I learned very early the life lesson that it is people, not buildings, that make up an institution. And if we put our hearts to it we can do something worthwhile. – Henry Marshall Tory

Henry Marshall Tory, first President of Carleton College
Lester Pearson, Chancellor, Prime Minister, Nobel Laureate

Carleton College, a non-denominational institution, was founded in 1942[6] at the height of the Second World War by the Ottawa Association for the Advancement of Learning.[7]

It began in a rented building and only offered night courses in public administration and introductory university subjects. When the war ended in 1945, the college began expanding to meet the needs of veterans coming home. The Faculty of Arts and Science was established, which included courses in journalism and first-year engineering.

In 1946, the college moved to First Avenue in The Glebe neighbourhood, the former location of the Ottawa Ladies' College. Its first degrees were conferred in 1946 to graduates of its programs in Journalism and Public Administration.[6]

For nearly a decade the college operated on a shoestring budget, with funds raised mainly through community initiatives and modest student fees. During the war, student fees were kept low and Carleton gave special grants to veterans returning home who wished to continue their studies. The faculty was composed largely of part-time professors who worked full-time in the Public Service, some of whom were convinced to leave for full-time tenure positions. However, full-time teaching staff were still mostly young scholars at the beginning of their careers.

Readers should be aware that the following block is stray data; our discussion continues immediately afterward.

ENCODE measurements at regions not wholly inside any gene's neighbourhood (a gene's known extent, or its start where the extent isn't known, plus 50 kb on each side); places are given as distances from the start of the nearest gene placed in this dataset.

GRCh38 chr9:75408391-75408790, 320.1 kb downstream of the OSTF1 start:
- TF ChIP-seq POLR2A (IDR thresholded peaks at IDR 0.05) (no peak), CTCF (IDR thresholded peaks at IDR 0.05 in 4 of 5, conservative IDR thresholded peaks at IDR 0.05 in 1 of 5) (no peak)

In 1952 the Carleton College Act was passed by the Ontario Legislature, changing its corporate name to Carleton College and conferring the power to grant degrees. Carleton thus became the province's first private, non-sectarian college.[8] In the same year, the 62-hectare property nestled between the Rideau Canal and the Rideau River on which the current campus is located was acquired. Some of the land was donated by a prominent Ottawa businessman Harry Stevenson Southam. Construction began on the new campus in 1953.

In 1957 the Carleton University Act, 1952[9] was amended, granting Carleton status as a public university and thus changing its name to Carleton University.[7] Carleton's motto, "Ours the Task Eternal," is taken from Walt Whitman's poem, Pioneers! O Pioneers!.